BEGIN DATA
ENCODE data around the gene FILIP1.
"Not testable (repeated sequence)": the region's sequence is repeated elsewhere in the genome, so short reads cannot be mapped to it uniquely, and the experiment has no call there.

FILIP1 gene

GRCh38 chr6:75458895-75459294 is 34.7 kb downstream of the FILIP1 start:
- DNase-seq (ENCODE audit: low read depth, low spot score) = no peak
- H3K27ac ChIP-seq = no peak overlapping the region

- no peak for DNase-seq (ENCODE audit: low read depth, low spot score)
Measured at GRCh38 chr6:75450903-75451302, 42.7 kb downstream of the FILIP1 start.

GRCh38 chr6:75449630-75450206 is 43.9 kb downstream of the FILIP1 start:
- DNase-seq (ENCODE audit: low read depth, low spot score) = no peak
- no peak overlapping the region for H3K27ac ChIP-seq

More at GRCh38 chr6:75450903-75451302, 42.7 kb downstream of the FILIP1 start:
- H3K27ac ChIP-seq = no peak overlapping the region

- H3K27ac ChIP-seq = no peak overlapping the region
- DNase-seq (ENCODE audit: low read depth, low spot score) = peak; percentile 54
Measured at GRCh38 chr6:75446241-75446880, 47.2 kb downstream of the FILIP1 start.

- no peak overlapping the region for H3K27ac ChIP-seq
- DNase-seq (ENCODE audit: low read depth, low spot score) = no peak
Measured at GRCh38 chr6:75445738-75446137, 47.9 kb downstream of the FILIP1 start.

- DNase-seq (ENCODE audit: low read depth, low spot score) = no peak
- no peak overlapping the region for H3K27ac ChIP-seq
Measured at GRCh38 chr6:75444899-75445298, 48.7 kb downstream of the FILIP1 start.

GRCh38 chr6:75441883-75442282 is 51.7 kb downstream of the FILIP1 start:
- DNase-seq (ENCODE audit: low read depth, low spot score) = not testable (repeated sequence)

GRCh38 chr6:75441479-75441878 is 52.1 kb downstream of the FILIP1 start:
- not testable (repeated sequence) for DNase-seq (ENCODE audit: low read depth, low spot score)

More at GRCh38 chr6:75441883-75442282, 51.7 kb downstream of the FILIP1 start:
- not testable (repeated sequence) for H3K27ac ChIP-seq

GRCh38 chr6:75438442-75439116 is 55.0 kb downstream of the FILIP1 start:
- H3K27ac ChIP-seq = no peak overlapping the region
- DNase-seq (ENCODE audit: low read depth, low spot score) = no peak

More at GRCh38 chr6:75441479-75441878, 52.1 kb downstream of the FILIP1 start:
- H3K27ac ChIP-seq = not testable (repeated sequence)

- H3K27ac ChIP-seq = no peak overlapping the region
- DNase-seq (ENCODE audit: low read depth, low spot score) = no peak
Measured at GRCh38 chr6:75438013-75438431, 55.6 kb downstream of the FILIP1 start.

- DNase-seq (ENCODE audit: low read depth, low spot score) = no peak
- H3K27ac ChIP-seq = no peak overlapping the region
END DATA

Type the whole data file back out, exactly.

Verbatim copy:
ENCODE data around the gene FILIP1.
"Not testable (repeated sequence)": the region's sequence is repeated elsewhere in the genome, so short reads cannot be mapped to it uniquely, and the experiment has no call there.

FILIP1 gene

GRCh38 chr6:75458895-75459294 is 34.7 kb downstream of the FILIP1 start:
- DNase-seq (ENCODE audit: low read depth, low spot score) = no peak
- H3K27ac ChIP-seq = no peak overlapping the region

- no peak for DNase-seq (ENCODE audit: low read depth, low spot score)
Measured at GRCh38 chr6:75450903-75451302, 42.7 kb downstream of the FILIP1 start.

GRCh38 chr6:75449630-75450206 is 43.9 kb downstream of the FILIP1 start:
- DNase-seq (ENCODE audit: low read depth, low spot score) = no peak
- no peak overlapping the region for H3K27ac ChIP-seq

More at GRCh38 chr6:75450903-75451302, 42.7 kb downstream of the FILIP1 start:
- H3K27ac ChIP-seq = no peak overlapping the region

- H3K27ac ChIP-seq = no peak overlapping the region
- DNase-seq (ENCODE audit: low read depth, low spot score) = peak; percentile 54
Measured at GRCh38 chr6:75446241-75446880, 47.2 kb downstream of the FILIP1 start.

- no peak overlapping the region for H3K27ac ChIP-seq
- DNase-seq (ENCODE audit: low read depth, low spot score) = no peak
Measured at GRCh38 chr6:75445738-75446137, 47.9 kb downstream of the FILIP1 start.

- DNase-seq (ENCODE audit: low read depth, low spot score) = no peak
- no peak overlapping the region for H3K27ac ChIP-seq
Measured at GRCh38 chr6:75444899-75445298, 48.7 kb downstream of the FILIP1 start.

GRCh38 chr6:75441883-75442282 is 51.7 kb downstream of the FILIP1 start:
- DNase-seq (ENCODE audit: low read depth, low spot score) = not testable (repeated sequence)

GRCh38 chr6:75441479-75441878 is 52.1 kb downstream of the FILIP1 start:
- not testable (repeated sequence) for DNase-seq (ENCODE audit: low read depth, low spot score)

More at GRCh38 chr6:75441883-75442282, 51.7 kb downstream of the FILIP1 start:
- not testable (repeated sequence) for H3K27ac ChIP-seq

GRCh38 chr6:75438442-75439116 is 55.0 kb downstream of the FILIP1 start:
- H3K27ac ChIP-seq = no peak overlapping the region
- DNase-seq (ENCODE audit: low read depth, low spot score) = no peak

More at GRCh38 chr6:75441479-75441878, 52.1 kb downstream of the FILIP1 start:
- H3K27ac ChIP-seq = not testable (repeated sequence)

- H3K27ac ChIP-seq = no peak overlapping the region
- DNase-seq (ENCODE audit: low read depth, low spot score) = no peak
Measured at GRCh38 chr6:75438013-75438431, 55.6 kb downstream of the FILIP1 start.

- DNase-seq (ENCODE audit: low read depth, low spot score) = no peak
- H3K27ac ChIP-seq = no peak overlapping the region